Figure 1:

Imaging findings on admission to our hospital. (a) MRA. There are no signs of an aneurysm or other lesion. (b) T2WI. A spherical hyperintensity is evident in the right pons. (c) T1WI. No obvious signs are seen in the right pons. (d) T2*WI. The hyperintensity evident on T2WI is somewhat hyperintense, excluding the possibility of bleeding. (e) FLAIR. A spherical hyperintensity is evident in the right pons.

 

Figure 2:

Imaging before the procedure. (a)DSA Frontal view; (b) DSA lateral view; (c) 3D-RA. The arrows in (b) and (c) indicate the rostral trunk, and the arrowhead in (b) and (c) indicate the caudal trunk. Maximum diameter of the aneurysm is 8.3 mm, diameter of the aneurysm neck is 3 mm, diameter of the vessel distal to the aneurysm is 1.1 mm, and diameter of the vessel proximal to the aneurysm is 1.5 mm.

 

Treatment strategy

Cranial CT findings were considered indicative of an aneurysm, and lumbar puncture results eliminated the possibility of subarachnoid hemorrhage. Because the maximum aneurysm diameter exceeded 8.3 mm and the patient had suddenly developed peripheral facial nerve palsy, a possible mass effect of the aneurysm could not be ruled out, although this association was unclear, and treatment for an enlarging aneurysm was considered indicated. Occlusion of the parent vessel at a site upstream of the aneurysm or occlusion of the vessels bifurcating from the aneurysm was considered as treatment options. However, given the risk of ischemic complications, the decision was made to place an LVIS with the aim of obtaining flow diversion while sparing both the parent vessel and the vessels bifurcating from the aneurysm.

Ethical considerations

The cerebral endovascular treatment, including the off-label use of LVIS, was approved by the review board at Fukuoka Neurosurgical Hospital, and consent was obtained from the patient after he had been provided with a full explanation of the significance and purpose of the treatment and its risks and complications. Publication of this case report was approved by the hospital review board, and consent was obtained from the patient and his family.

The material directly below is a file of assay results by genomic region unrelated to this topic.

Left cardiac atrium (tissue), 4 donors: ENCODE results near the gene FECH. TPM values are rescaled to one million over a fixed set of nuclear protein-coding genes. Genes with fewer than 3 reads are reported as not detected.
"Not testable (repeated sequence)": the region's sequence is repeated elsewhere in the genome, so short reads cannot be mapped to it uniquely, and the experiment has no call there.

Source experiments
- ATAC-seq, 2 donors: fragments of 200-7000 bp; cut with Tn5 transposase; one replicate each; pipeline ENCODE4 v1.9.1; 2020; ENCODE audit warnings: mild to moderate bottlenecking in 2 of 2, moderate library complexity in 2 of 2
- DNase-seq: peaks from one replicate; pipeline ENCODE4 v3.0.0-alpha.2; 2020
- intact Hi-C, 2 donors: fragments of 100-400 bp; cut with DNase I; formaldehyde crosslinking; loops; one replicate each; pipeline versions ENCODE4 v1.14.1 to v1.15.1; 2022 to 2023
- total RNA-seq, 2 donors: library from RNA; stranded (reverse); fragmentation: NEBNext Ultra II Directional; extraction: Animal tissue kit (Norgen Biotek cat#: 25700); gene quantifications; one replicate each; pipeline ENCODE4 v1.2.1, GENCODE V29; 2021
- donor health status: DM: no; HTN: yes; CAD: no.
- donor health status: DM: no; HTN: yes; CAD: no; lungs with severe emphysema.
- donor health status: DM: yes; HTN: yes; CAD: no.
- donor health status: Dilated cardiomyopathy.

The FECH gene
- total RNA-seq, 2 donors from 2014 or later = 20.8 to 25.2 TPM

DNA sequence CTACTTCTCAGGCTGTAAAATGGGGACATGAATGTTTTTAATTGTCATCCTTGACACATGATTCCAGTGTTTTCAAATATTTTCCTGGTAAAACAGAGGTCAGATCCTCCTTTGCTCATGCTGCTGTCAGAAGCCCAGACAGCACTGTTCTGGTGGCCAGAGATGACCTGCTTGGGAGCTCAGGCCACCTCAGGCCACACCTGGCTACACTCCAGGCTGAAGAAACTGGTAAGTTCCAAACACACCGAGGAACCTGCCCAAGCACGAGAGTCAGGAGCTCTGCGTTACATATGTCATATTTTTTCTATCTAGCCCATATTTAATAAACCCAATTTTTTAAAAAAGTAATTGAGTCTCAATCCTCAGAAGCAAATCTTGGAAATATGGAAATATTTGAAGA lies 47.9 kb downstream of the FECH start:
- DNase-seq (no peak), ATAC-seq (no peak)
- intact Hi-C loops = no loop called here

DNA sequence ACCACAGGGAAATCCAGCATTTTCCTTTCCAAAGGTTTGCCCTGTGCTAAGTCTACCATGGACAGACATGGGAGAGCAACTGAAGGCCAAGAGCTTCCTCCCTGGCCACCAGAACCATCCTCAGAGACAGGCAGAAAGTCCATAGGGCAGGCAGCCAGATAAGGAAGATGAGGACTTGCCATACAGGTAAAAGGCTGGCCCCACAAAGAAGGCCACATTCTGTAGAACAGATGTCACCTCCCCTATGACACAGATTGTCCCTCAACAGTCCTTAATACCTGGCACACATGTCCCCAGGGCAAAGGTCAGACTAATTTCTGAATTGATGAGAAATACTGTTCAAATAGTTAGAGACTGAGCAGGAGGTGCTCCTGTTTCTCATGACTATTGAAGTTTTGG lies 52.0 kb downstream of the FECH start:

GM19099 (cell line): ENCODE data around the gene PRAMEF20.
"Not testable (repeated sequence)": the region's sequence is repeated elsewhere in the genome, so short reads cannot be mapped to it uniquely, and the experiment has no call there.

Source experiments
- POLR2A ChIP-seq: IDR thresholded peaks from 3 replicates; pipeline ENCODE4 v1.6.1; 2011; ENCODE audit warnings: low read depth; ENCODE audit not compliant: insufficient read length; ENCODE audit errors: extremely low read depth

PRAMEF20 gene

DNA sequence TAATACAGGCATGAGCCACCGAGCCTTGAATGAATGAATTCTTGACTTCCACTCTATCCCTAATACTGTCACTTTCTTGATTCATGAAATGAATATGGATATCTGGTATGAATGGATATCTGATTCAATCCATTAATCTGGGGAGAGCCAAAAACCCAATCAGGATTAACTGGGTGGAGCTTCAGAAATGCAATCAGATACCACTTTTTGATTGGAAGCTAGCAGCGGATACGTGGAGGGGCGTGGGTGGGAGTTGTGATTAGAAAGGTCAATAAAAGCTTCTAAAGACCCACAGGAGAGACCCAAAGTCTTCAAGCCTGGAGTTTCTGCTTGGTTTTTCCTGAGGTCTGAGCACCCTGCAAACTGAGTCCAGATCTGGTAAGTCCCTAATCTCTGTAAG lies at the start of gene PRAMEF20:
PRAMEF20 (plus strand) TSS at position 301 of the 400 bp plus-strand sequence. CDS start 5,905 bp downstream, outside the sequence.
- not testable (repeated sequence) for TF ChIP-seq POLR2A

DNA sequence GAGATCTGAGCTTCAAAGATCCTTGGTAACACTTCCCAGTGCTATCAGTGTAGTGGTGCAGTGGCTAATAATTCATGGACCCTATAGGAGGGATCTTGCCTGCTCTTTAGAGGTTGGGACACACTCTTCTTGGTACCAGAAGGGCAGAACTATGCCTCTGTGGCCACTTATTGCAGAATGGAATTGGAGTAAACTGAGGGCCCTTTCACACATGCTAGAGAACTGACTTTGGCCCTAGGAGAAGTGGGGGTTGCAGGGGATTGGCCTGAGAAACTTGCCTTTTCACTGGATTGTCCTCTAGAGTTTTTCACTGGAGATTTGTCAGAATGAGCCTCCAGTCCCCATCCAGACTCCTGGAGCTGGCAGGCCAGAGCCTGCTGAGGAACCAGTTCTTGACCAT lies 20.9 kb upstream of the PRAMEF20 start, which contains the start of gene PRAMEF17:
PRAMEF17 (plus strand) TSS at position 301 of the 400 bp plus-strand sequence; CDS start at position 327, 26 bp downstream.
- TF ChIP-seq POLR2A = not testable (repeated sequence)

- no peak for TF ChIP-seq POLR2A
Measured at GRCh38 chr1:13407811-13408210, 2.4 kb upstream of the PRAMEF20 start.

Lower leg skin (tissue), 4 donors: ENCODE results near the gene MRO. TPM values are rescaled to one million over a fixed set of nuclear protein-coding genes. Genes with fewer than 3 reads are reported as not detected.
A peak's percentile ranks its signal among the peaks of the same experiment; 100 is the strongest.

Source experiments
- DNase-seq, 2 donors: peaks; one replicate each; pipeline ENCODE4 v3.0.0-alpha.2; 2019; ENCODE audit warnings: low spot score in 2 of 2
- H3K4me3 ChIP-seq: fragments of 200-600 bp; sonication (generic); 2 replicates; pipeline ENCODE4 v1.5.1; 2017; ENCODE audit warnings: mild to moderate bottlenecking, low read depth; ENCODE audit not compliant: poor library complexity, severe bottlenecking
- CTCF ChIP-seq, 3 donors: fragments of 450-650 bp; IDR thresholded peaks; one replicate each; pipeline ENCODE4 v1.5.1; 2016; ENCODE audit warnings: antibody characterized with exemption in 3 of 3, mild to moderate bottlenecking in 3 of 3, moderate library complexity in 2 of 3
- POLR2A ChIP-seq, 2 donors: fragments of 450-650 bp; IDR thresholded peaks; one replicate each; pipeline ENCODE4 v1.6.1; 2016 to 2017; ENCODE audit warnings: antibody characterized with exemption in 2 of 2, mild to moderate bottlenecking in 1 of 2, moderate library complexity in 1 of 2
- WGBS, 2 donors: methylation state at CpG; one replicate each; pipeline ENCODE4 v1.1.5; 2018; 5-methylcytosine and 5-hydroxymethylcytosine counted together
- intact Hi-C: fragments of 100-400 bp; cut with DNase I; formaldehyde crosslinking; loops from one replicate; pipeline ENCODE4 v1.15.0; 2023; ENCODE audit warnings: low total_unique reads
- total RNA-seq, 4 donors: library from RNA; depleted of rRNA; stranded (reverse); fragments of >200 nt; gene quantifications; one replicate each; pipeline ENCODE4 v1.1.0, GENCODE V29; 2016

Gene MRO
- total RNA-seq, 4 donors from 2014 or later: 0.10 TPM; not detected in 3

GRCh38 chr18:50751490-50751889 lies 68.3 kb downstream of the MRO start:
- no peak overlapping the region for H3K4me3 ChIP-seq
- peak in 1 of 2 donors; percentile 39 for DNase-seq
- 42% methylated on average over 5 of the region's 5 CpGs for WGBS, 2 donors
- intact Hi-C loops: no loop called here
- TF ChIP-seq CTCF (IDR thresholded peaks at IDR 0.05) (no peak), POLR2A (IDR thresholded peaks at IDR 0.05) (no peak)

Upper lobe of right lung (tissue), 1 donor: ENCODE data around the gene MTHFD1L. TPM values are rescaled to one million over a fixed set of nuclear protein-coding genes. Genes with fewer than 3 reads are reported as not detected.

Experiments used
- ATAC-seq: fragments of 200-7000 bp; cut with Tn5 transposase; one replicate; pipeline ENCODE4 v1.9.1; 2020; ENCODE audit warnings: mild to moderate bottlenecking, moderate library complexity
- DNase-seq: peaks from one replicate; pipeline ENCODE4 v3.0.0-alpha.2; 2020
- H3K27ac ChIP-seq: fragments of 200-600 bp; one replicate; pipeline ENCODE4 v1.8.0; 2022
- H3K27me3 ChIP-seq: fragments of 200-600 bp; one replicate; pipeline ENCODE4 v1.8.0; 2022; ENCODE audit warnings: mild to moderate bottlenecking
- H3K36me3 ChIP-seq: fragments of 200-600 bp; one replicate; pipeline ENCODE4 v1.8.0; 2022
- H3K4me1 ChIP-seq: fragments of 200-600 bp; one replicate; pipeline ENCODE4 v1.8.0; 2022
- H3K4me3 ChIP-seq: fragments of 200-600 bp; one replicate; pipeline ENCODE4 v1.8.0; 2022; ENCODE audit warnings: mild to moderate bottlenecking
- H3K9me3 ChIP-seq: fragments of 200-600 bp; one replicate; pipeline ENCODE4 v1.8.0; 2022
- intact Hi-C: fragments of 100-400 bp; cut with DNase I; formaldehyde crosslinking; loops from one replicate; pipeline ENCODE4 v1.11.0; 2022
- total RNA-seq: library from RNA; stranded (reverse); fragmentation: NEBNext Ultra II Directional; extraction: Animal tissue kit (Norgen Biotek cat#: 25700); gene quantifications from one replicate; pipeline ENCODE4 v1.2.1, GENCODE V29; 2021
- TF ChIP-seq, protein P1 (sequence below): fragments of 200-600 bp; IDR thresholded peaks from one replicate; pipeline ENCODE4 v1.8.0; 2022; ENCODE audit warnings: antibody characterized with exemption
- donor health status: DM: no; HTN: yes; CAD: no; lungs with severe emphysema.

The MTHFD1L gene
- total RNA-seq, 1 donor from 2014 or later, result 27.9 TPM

Endovascular treatment

The right femoral artery was punctured and a 6-Fr short sheath was put in place. A 6-Fr Roadmaster (Goodman, Aichi, Japan) was introduced into the V2 portion of the left vertebral artery. A SHOURYU HR 4 mm × 10 mm balloon catheter (Kaneka Medix, Osaka, Japan) was placed in the V3 portion of the left vertebral artery in case of rupture. A Headway 21 (MicroVention/Terumo, Tustin, CA, USA) was inserted, and introduced into the right proximal SCA using a Radifocus guide wire M (GT WIRE) 90° (MicroVention/Terumo). After confirming the aneurysm and the course of the parent vessel, the Headway 21 was introduced into the SCA caudal trunk distal to the aneurysm, which was in the direction of progression of the Headway 21. However, selection of the SCA caudal trunk proved impossible with the GT WIRE 90° because of the curve of microwire tip is very strong, so the aneurysm was secured with a CHIKAI 0.014-inch (Asahi Intecc, Aichi, Japan) with the tip shaped into a double angle, and the Headway 21 was introduced [ Figure 3 ]. A 3.5 mm × 17 mm LVIS was deployed from the Headway 21 so as to cover the neck of the aneurysm. To obtain the flow diversion effect of LVIS, LVIS was deployed from 6 mm distal to 6 mm proximal to the aneurysm so that the effective length of the LVIS fully covered the aneurysm neck. As an eclipse sign was clearly evident on confirmatory contrast enhancement, the procedure was concluded [ Figure 4 ].


Figure 3:

Intra-procedure cerebral angiography. (a) Intra-procedure DSA. The Headway21 is inserted and introduced into the vessel proximal to the aneurysm. (b) The caudal trunk of the superior cerebellar artery (arrowhead in (a) and (b)) is selected using the Headway21 is introduced.

 

Figure 4:

Postprocedure imaging (a) postprocedure cone-beam CT. A 3.5 × 17-mm low-profile visualized intraluminal support device (LVIS) has been deployed to cover the neck of the aneurysm without cutting off perfusion in the caudal or rostral trunk of the superior cerebellar artery. (b) Postprocedure cerebral angiography. After LVIS placement, an obvious eclipse sign is evident in the aneurysm. Sufficient flow diversion effect was considered likely to be achieved, and the procedure was concluded.

 

Postprocedure course

No postprocedure neurological abnormalities were evident, and the patient was, therefore, discharged with a modified Rankin Scale score (mRS) of 0. Cerebral angiography conducted 6 months after the procedure showed that perfusion in the SCA caudal trunk and rostral trunk was preserved while complete obliteration of the O’Kelly-Marotta grading scale (OKM) grade D aneurysm was observed [ Figure 5 ].


Figure 5:

Imaging at 6 months postprocedure. (a) DSA Frontal view; (b) DSA lateral view; (c) 3D-RA. The aneurysm is completely obliterated, and assessed as O’Kelly-Marotta grading scale Grade D. Perfusion in the rostral trunk (arrow) and caudal trunk (arrowhead) of the superior cerebellar artery bifurcating from the aneurysm is preserved.